SAN FRANCISCO (AP) — The founders of DVR pioneer TiVo are shifting their focus from broadcast TV to broadband Internet as they introduce a new device designed to make it easier for people to find and manage video.
The sequel gets underway Tuesday with the release of the Qplay, a box that sorts and streams video clips compiled from all over the Internet. It's on sale for $49 exclusively at http://www.qplay.co .
The Qplay is controlled through an application that can be installed on an iPad or iPhone to select video separated into categories, or "Qs." All the video is stored in remote data centers so the line-up remains in sync even when a user switches from watching on a TV screen to viewing on an iPad or another device.
The Qplay's debut comes more than 15 years after former TiVo Inc. CEO Mike Ramsay and fellow company founder James Barton unveiled the first digital video recorder at a consumer electronics show.
TiVo proved to be more versatile and convenient than video cassette recorders, encouraging millions of viewers to store TV shows so they could be watch the programs at their discretion instead of having the times dictated to them. TiVo's DVRs also made it even quicker to skip through commercials.
One of TiVo's first rivals in the DVR industry, ReplayTV, was founded by Anthony Wood, who now runs a Silicon Valley company that makes the Roku box — a popular choice for streaming Internet video on television. The Qplay also will be competing against Apple TV, another streaming box, and Google Inc.'s Chromecast, a dongle-like device that sells for just $35.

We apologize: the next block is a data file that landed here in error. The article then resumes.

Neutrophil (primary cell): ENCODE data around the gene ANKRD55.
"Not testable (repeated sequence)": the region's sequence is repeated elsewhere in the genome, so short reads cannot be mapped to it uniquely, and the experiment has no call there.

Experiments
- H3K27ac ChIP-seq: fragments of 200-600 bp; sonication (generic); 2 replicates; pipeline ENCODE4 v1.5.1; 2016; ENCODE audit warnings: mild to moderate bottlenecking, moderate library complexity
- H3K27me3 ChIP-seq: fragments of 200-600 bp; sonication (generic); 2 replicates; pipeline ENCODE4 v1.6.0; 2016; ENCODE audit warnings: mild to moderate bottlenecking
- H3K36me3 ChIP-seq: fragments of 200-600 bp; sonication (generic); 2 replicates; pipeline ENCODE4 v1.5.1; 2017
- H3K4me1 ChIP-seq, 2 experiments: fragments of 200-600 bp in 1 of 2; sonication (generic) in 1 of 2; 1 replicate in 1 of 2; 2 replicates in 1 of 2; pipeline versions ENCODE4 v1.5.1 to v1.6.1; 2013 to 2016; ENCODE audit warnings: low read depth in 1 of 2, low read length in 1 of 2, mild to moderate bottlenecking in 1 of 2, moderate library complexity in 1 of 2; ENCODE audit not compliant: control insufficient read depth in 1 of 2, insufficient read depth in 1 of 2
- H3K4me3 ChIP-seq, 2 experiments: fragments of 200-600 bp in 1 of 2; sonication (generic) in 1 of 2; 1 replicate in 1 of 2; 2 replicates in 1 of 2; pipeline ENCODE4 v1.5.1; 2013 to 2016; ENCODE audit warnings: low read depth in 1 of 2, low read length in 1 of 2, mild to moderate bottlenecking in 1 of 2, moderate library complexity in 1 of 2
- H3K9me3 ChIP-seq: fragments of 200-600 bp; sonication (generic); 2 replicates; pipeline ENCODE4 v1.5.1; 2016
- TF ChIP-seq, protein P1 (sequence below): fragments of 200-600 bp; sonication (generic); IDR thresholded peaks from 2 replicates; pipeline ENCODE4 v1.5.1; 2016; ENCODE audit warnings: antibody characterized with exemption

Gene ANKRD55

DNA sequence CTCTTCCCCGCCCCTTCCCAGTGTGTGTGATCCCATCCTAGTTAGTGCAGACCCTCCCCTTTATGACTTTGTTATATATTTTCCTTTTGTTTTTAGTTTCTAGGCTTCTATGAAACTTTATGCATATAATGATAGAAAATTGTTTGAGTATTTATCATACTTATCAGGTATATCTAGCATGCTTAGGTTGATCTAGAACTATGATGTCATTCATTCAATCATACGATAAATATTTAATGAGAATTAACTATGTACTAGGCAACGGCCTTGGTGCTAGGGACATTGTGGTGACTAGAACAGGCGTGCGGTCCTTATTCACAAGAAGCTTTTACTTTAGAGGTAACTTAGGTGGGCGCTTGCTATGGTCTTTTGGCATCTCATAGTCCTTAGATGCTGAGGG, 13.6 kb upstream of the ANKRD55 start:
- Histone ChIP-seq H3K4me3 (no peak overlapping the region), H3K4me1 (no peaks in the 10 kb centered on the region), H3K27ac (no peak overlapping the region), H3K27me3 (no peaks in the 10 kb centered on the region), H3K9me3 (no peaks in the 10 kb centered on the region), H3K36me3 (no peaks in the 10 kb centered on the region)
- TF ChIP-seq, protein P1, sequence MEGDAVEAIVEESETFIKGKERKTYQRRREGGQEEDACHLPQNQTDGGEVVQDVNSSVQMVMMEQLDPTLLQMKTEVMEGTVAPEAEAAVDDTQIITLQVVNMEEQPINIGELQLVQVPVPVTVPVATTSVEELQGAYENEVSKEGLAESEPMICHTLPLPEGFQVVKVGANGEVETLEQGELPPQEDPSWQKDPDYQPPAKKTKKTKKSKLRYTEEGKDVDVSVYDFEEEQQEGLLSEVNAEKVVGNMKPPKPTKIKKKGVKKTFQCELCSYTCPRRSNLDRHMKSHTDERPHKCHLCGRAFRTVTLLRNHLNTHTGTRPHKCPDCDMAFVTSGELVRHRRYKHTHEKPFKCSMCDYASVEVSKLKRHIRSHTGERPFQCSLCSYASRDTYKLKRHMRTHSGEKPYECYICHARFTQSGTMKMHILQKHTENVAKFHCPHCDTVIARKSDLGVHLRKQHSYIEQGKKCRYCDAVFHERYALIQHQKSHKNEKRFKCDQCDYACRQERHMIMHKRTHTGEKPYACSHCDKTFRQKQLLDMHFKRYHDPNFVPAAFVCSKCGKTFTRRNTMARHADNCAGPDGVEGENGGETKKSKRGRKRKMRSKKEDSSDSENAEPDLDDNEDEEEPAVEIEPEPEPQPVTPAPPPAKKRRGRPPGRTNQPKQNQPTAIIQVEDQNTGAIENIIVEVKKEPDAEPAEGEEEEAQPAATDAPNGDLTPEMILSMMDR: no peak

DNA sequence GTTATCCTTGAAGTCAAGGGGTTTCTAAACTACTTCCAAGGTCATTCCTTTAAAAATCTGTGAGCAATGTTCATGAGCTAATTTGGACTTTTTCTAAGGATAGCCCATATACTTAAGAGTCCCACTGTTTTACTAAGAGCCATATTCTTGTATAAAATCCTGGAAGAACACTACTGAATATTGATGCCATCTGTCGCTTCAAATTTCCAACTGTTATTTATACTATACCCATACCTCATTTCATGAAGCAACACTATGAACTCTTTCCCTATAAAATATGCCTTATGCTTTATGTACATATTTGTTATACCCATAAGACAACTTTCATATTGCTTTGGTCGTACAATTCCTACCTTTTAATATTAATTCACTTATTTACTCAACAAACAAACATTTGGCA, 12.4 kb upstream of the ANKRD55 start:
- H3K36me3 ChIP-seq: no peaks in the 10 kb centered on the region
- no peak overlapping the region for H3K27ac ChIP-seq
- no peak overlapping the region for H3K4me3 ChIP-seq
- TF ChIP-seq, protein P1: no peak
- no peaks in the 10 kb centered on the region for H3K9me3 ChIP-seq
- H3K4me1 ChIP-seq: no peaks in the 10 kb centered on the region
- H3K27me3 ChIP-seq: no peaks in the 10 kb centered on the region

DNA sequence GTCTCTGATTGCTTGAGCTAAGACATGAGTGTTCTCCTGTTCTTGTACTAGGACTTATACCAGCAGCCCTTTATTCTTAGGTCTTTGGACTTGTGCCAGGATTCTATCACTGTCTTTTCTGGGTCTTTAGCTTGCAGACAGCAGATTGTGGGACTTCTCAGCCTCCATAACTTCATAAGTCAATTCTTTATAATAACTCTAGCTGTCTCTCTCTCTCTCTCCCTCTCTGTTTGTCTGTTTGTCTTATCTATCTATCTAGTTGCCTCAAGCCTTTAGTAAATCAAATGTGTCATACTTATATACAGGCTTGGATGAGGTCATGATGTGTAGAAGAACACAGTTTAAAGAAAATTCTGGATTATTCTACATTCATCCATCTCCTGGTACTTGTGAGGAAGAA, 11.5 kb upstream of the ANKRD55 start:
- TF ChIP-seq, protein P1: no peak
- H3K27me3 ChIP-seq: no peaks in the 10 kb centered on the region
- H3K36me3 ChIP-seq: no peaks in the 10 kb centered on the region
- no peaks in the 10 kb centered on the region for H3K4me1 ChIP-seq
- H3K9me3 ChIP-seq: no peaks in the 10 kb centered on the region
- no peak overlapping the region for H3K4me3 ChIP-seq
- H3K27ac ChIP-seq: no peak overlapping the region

After spending the past 18 months working on the Qplay, Ramsay and Barton are convinced they have figured out how to bring order to the jumble of video on the Internet.
"If you look at the state of Internet video today, it's a mess," Ramsay said. "It used to be you had 500 channels on TV and nothing to watch. Now it seems like you have 500 apps on your tablet and you go from one app to the next as you search for something to watch."
The Qplay aims to become a vital video hub by offering its users a constantly changing mix of clips from dozens of websites. The device, which is about the size of an energy bar, does this by working with an app that asks users for access to their accounts on Twitter, Facebook and YouTube. Qplay then compiles all the video featured in links posted within their user feeds on Facebook and Twitter, as well as designated channels on YouTube.
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